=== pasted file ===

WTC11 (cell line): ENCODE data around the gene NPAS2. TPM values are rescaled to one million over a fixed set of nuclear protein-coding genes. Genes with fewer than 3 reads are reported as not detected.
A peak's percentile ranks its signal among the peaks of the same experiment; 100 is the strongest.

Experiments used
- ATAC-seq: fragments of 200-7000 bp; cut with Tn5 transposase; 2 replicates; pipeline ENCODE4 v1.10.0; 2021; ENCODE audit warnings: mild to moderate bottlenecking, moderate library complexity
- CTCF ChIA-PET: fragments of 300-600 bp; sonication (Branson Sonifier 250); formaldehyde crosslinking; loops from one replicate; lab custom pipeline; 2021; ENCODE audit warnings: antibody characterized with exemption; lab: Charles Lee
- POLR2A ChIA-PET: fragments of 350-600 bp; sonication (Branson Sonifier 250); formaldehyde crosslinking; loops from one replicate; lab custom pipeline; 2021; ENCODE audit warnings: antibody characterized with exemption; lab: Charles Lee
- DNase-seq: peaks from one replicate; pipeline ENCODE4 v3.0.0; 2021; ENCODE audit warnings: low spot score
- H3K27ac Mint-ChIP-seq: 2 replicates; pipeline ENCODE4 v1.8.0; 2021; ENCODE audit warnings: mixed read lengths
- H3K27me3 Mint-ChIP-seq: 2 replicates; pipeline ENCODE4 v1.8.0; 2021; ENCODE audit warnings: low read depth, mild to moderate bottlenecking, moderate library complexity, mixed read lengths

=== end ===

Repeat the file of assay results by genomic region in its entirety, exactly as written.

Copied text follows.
WTC11 (cell line): ENCODE data around the gene NPAS2. TPM values are rescaled to one million over a fixed set of nuclear protein-coding genes. Genes with fewer than 3 reads are reported as not detected.
A peak's percentile ranks its signal among the peaks of the same experiment; 100 is the strongest.

Experiments used
- ATAC-seq: fragments of 200-7000 bp; cut with Tn5 transposase; 2 replicates; pipeline ENCODE4 v1.10.0; 2021; ENCODE audit warnings: mild to moderate bottlenecking, moderate library complexity
- CTCF ChIA-PET: fragments of 300-600 bp; sonication (Branson Sonifier 250); formaldehyde crosslinking; loops from one replicate; lab custom pipeline; 2021; ENCODE audit warnings: antibody characterized with exemption; lab: Charles Lee
- POLR2A ChIA-PET: fragments of 350-600 bp; sonication (Branson Sonifier 250); formaldehyde crosslinking; loops from one replicate; lab custom pipeline; 2021; ENCODE audit warnings: antibody characterized with exemption; lab: Charles Lee
- DNase-seq: peaks from one replicate; pipeline ENCODE4 v3.0.0; 2021; ENCODE audit warnings: low spot score
- H3K27ac Mint-ChIP-seq: 2 replicates; pipeline ENCODE4 v1.8.0; 2021; ENCODE audit warnings: mixed read lengths
- H3K27me3 Mint-ChIP-seq: 2 replicates; pipeline ENCODE4 v1.8.0; 2021; ENCODE audit warnings: low read depth, mild to moderate bottlenecking, moderate library complexity, mixed read lengths